Dec 25, 2017

Japanese designer Hiroshi Sugihara has created something truly extraordinary using 3D printing technologies: a series of animal-inspired robots that can walk like real creatures. And while by this description that may not sound that impressive at first (we’ve seen countless robotic animals in films and more), what if we told you that each 3D printed animal was created in a single print and was powered by a single motor. Pretty cool, huh?

The “bio-like” robots were developed by Sugihara at the University of Tokyo Prototyping & Design Laboratory with the help of project director Shunji Yamanaka and additive manufacturing researcher Keisuke Tanigawa. As one can imagine, printing a skeletal-like robot in one go required extensive design planning, and likely many prototypes. The results that we see now, however, are really quite amazing.

As Sugihara explains of his Ready to Crawl project: “In this project I tried to make robots which were born in completed state like creatures by making all parts, excluding a DC motor, assembled by AM as one machine.” That is, inspired by actual skeletal structures, Sugihara set out to create complex, fully assembled structures which could move in a organic-seeming way with the installation of a single motor.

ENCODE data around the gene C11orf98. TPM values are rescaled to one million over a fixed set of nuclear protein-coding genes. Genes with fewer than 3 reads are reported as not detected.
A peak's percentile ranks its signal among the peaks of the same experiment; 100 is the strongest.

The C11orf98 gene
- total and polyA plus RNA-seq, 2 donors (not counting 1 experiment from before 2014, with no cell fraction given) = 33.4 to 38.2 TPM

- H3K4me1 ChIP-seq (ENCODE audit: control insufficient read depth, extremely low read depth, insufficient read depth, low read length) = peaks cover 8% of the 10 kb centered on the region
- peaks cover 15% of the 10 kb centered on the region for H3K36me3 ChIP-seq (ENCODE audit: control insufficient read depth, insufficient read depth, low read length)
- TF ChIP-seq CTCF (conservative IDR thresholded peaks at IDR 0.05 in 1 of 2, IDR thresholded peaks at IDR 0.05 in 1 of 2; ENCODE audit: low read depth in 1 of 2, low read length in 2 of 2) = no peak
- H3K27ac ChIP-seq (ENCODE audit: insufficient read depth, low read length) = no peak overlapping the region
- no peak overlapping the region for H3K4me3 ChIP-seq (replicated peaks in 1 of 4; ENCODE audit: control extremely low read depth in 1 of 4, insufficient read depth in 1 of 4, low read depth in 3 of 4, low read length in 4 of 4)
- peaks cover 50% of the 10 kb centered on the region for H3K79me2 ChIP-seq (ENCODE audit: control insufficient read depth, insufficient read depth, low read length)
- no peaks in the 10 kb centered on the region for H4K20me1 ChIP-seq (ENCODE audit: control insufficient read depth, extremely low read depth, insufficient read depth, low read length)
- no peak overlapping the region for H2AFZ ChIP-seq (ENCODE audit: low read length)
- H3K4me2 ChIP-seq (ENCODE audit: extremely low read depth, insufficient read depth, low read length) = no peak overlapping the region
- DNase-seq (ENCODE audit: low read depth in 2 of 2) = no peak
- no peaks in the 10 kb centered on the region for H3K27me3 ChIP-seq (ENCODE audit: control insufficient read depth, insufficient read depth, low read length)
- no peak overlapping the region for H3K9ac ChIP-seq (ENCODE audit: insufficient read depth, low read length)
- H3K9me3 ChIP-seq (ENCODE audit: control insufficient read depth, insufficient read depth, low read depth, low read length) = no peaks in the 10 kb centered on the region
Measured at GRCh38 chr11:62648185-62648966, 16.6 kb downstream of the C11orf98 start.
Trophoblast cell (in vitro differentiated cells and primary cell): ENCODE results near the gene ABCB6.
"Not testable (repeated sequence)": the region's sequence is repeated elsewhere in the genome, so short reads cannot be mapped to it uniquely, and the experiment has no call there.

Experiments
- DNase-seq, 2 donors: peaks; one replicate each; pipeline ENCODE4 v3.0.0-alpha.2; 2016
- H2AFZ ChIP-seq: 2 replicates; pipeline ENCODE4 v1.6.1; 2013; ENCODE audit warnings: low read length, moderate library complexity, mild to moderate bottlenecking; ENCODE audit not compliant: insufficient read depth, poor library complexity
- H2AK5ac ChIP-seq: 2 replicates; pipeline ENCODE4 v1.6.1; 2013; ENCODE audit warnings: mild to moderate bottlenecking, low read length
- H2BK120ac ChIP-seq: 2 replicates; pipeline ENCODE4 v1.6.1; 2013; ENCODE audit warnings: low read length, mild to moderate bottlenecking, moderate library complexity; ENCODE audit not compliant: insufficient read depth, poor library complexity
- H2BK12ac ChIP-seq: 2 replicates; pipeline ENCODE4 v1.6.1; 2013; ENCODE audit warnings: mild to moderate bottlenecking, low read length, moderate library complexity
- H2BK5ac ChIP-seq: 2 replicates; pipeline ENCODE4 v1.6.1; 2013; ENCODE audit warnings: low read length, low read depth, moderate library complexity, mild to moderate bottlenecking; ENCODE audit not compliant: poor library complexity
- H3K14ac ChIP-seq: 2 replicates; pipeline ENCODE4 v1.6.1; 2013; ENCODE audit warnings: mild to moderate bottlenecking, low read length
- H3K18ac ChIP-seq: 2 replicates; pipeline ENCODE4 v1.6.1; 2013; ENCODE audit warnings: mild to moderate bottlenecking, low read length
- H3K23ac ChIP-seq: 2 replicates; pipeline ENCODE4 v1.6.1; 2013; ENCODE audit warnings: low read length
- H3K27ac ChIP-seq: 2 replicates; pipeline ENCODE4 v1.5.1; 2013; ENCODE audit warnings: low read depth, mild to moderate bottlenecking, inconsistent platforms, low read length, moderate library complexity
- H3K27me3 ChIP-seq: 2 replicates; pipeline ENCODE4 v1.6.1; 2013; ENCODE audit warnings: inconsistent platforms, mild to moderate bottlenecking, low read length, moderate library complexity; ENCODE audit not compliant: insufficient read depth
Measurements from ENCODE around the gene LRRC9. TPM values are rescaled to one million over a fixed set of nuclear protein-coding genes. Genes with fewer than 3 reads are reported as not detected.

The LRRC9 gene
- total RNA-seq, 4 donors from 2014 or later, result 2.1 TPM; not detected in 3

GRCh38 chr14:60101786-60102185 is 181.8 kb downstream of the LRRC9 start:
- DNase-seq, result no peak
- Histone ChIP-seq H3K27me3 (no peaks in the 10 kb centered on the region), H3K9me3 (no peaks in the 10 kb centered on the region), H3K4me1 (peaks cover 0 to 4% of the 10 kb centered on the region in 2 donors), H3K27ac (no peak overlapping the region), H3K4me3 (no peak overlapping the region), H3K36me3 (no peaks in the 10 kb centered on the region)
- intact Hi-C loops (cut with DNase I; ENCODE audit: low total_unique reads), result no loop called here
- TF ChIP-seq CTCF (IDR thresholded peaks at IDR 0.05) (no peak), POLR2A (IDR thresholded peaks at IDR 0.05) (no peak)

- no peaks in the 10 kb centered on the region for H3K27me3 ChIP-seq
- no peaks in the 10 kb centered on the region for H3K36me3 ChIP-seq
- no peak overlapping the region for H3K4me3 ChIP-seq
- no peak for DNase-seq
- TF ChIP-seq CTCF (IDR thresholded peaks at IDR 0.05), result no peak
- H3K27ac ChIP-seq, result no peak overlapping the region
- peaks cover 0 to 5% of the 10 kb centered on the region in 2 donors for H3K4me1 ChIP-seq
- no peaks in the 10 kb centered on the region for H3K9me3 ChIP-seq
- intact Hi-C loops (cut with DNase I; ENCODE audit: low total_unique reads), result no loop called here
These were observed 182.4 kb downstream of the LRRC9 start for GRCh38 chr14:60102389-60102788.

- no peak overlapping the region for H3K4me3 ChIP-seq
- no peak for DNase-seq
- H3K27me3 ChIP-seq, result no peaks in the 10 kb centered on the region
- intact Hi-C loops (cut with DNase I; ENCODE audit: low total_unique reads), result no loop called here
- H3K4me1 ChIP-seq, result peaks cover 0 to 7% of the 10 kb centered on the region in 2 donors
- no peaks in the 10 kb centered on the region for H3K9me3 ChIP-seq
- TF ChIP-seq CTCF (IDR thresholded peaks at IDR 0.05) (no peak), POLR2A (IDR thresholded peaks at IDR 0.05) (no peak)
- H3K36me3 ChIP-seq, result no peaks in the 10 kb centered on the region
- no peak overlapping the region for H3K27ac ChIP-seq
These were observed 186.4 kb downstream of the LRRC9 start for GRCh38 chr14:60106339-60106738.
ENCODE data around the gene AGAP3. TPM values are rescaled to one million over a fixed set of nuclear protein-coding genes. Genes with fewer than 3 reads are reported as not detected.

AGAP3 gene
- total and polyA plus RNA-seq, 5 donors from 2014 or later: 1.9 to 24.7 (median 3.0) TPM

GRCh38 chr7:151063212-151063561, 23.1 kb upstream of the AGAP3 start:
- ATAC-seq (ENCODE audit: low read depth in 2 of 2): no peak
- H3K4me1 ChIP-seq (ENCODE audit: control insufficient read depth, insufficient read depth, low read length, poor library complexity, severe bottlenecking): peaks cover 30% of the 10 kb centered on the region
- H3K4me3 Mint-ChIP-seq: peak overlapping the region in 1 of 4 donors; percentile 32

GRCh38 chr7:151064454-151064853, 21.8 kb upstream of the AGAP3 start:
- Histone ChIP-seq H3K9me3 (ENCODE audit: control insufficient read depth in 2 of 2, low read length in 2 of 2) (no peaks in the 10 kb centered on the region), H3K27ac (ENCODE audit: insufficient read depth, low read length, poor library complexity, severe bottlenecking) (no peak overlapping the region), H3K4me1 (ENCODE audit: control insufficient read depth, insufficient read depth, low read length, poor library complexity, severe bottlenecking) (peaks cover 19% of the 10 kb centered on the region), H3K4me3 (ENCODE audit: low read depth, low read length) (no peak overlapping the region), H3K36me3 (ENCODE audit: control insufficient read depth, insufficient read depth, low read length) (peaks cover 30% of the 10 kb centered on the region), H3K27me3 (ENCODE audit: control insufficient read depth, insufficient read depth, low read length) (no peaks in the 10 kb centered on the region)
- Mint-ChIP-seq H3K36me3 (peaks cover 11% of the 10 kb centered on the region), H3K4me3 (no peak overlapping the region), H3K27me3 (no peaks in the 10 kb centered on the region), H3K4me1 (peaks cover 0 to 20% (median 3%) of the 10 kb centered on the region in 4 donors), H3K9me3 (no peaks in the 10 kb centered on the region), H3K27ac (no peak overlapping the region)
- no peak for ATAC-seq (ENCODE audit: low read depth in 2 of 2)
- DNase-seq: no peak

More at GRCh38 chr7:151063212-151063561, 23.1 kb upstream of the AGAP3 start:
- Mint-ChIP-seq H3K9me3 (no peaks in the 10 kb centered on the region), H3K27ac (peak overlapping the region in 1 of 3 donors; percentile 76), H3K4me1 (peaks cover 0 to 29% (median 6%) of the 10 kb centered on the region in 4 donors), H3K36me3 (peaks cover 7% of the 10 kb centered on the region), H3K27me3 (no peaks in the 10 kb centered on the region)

Once the fully assembled CAD model was complete, the designer sent it to a selective laser sintering (SLS) 3D printer, where it was printed, layer by layer, out of a bed of nylon powder material. Once printed, Sugihara simply had to remove all the extra nylon powder, and install a single DC motor in the designated spot, which allowed the print to come to life, so to speak.

To make the small robots move in a natural way, the designer used a novel transmission mechanism called 3Dimensional Cam. Amazingly, using this original mechanism, Sugihara was able to create a number of different animal robots, each inspired by a different type of movement. From the sliding shell creature called Ohmu, to the wriggling lizard called Tokage, to the scorpion like Yadokari, to the prickly and rotatable Radiolaria, to the scuttling Disk, each 3D printed creature can move in a unique way using the same central 3Dimensional Cam mechanism.

While the project is still in its prototyping stage, the results of it so far are already impressive, and we can only imagine where Sugihara’s innovative work and approach will lead him next. The ability to not only print articulated animal inspired structures, but to install a single motor and have them move in a really organic seeming way, is a feat we can get behind. In fact, we wouldn’t even mind having these types of crawlers around the house!



Posted in 3D Printing Application



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